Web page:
Lessons of the 416 Fire show how our approach to wildfires has evolved

Southwest Life

Lessons of the 416 Fire show how our approach to wildfires has evolved

Grateful local residents, some of whom had been forced to evacuate their homes and neighborhoods, displayed thank-you signs for firefighters who fought the 416 Fire north of Durango. Signs were produced by advertising companies, and others were homemade. Residents learned a new kind of humility. In the summer of 2015, we worried about water pollution and the Animas River gone neon orange from the Gold King Mine spill. Three years later in the summer of 2018, we learned an important lesson about air pollution and the clean Durango air that we take for granted.
At its peak, fighting the 416 Fire took 1,100 firefighters. Thank you signs were produced by grateful residents and local advertising companies. The fire burned more than 54,000 acres north of Durango.
Courtesy of Andrew Gulliford

Grateful local residents, some of whom had been forced to evacuate their homes and neighborhoods, displayed thank-you signs for firefighters who fought the 416 Fire north of Durango. Signs were produced by advertising companies, and others were homemade.
Time-lapse photography shows a pyrocumulus cloud rise to over 10,000 feet above the 416 Fire. Most La Plata County residents found the 416 Fire both awful and beautiful. The 54,000-acre wildfire made national news and resulted in conflicting emotions of fear and wonder for people who saw it. Economic impacts on summer tourism may result in a 35 percent loss for the local economy.
A large thank-you sign from Fort Lewis College could clearly be seen from the air as helicopters and fixed-wing aircraft took off from the Durango-La Plata County Airport to fly north over the college toward the expanding 416 Fire.
A helicopter carries its bucket filled with water to the 416 Fire on June 2.
Travis Lipp, Blue Team Operations Section Chief, describes the firefighting effort June 5 during a community meeting held at Animas Elementary School. Dozens of people were turned away as the room was at capacity.
In July, rock and debris buried vehicles at Mel Smith’s home between The Pines Townhomes and Animas Village Apartments north of Hermosa.
The 416 Fire burns down Hermosa Cliffs on June 6 above U.S. Highway 550.
A helicopter takes part in burnout operations June 11 south of County Road 202.

Lessons of the 416 Fire show how our approach to wildfires has evolved

Grateful local residents, some of whom had been forced to evacuate their homes and neighborhoods, displayed thank-you signs for firefighters who fought the 416 Fire north of Durango. Signs were produced by advertising companies, and others were homemade. Residents learned a new kind of humility. In the summer of 2015, we worried about water pollution and the Animas River gone neon orange from the Gold King Mine spill. Three years later in the summer of 2018, we learned an important lesson about air pollution and the clean Durango air that we take for granted.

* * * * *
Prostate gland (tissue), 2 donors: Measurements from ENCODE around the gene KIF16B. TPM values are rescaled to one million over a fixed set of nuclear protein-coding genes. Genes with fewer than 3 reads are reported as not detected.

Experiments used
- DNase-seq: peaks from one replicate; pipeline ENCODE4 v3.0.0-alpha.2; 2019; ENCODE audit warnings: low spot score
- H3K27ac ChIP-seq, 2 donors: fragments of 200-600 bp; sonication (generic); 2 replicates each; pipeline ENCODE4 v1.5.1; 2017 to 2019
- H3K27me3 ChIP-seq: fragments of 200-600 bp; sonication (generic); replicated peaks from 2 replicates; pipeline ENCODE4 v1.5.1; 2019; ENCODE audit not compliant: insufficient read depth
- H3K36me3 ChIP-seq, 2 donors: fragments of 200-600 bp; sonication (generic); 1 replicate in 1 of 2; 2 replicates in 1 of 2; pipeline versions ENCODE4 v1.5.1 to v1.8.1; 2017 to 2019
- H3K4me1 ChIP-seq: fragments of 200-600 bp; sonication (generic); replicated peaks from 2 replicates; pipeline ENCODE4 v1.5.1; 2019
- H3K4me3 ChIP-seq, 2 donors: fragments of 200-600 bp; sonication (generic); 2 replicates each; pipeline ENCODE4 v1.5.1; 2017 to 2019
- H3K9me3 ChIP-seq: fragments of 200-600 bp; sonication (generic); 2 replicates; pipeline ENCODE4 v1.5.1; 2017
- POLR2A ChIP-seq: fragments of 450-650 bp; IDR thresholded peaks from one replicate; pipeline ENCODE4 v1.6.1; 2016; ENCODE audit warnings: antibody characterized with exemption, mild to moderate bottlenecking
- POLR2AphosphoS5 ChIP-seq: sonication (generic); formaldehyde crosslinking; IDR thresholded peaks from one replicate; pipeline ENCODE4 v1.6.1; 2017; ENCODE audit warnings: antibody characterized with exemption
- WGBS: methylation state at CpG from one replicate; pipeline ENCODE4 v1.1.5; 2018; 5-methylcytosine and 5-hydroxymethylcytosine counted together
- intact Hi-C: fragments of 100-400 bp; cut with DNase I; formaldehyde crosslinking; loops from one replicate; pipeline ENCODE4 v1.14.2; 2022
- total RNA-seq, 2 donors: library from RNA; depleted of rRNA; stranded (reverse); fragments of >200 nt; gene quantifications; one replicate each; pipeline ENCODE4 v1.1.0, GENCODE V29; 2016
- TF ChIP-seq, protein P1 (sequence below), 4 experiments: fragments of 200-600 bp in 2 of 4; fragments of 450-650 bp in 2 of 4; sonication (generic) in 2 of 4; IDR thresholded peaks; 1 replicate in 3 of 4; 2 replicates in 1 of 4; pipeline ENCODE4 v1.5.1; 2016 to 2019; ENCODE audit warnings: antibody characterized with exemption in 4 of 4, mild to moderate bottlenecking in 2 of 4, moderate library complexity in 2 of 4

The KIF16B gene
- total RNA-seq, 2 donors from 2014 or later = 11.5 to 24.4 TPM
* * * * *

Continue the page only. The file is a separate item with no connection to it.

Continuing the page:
At its peak, fighting the 416 Fire took 1,100 firefighters. Thank you signs were produced by grateful residents and local advertising companies. The fire burned more than 54,000 acres north of Durango.
Courtesy of Andrew Gulliford

Grateful local residents, some of whom had been forced to evacuate their homes and neighborhoods, displayed thank-you signs for firefighters who fought the 416 Fire north of Durango. Signs were produced by advertising companies, and others were homemade.
Time-lapse photography shows a pyrocumulus cloud rise to over 10,000 feet above the 416 Fire. Most La Plata County residents found the 416 Fire both awful and beautiful. The 54,000-acre wildfire made national news and resulted in conflicting emotions of fear and wonder for people who saw it. Economic impacts on summer tourism may result in a 35 percent loss for the local economy.
A large thank-you sign from Fort Lewis College could clearly be seen from the air as helicopters and fixed-wing aircraft took off from the Durango-La Plata County Airport to fly north over the college toward the expanding 416 Fire.
A helicopter carries its bucket filled with water to the 416 Fire on June 2.
Travis Lipp, Blue Team Operations Section Chief, describes the firefighting effort June 5 during a community meeting held at Animas Elementary School. Dozens of people were turned away as the room was at capacity.
In July, rock and debris buried vehicles at Mel Smith’s home between The Pines Townhomes and Animas Village Apartments north of Hermosa.
The 416 Fire burns down Hermosa Cliffs on June 6 above U.S. Highway 550.
A helicopter takes part in burnout operations June 11 south of County Road 202.

Lessons of the 416 Fire show how our approach to wildfires has evolved

Seen from the northeast edge of Durango West II, the 416 Fire was close and visible to most Durango residents who regularly walked or drove to viewpoints so they could see the spectacular late-afternoon and evening smoke plumes.

Lessons of the 416 Fire show how our approach to wildfires has evolved

Fire crews came from all over the West to help control the 416 Fire. This engine crew photographed near Honeyville included, from left, Teller Knutson, Trent Jones and Rocky McWilliams from Fremont County, Wyo.; and Todd Hebebrand, Tony Marzo and Kevin Chandler from Summit County. One of the Wyoming firefighters said, “You’ve got great country here, it’s just steep.”

Lessons of the 416 Fire show how our approach to wildfires has evolved

Time-lapse photography shows a pyrocumulus cloud rise to over 10,000 feet above the 416 Fire. Most La Plata County residents found the 416 Fire both awful and beautiful. The 54,000-acre wildfire made national news and resulted in conflicting emotions of fear and wonder for people who saw it. Economic impacts on summer tourism may result in a 35 percent loss for the local economy.
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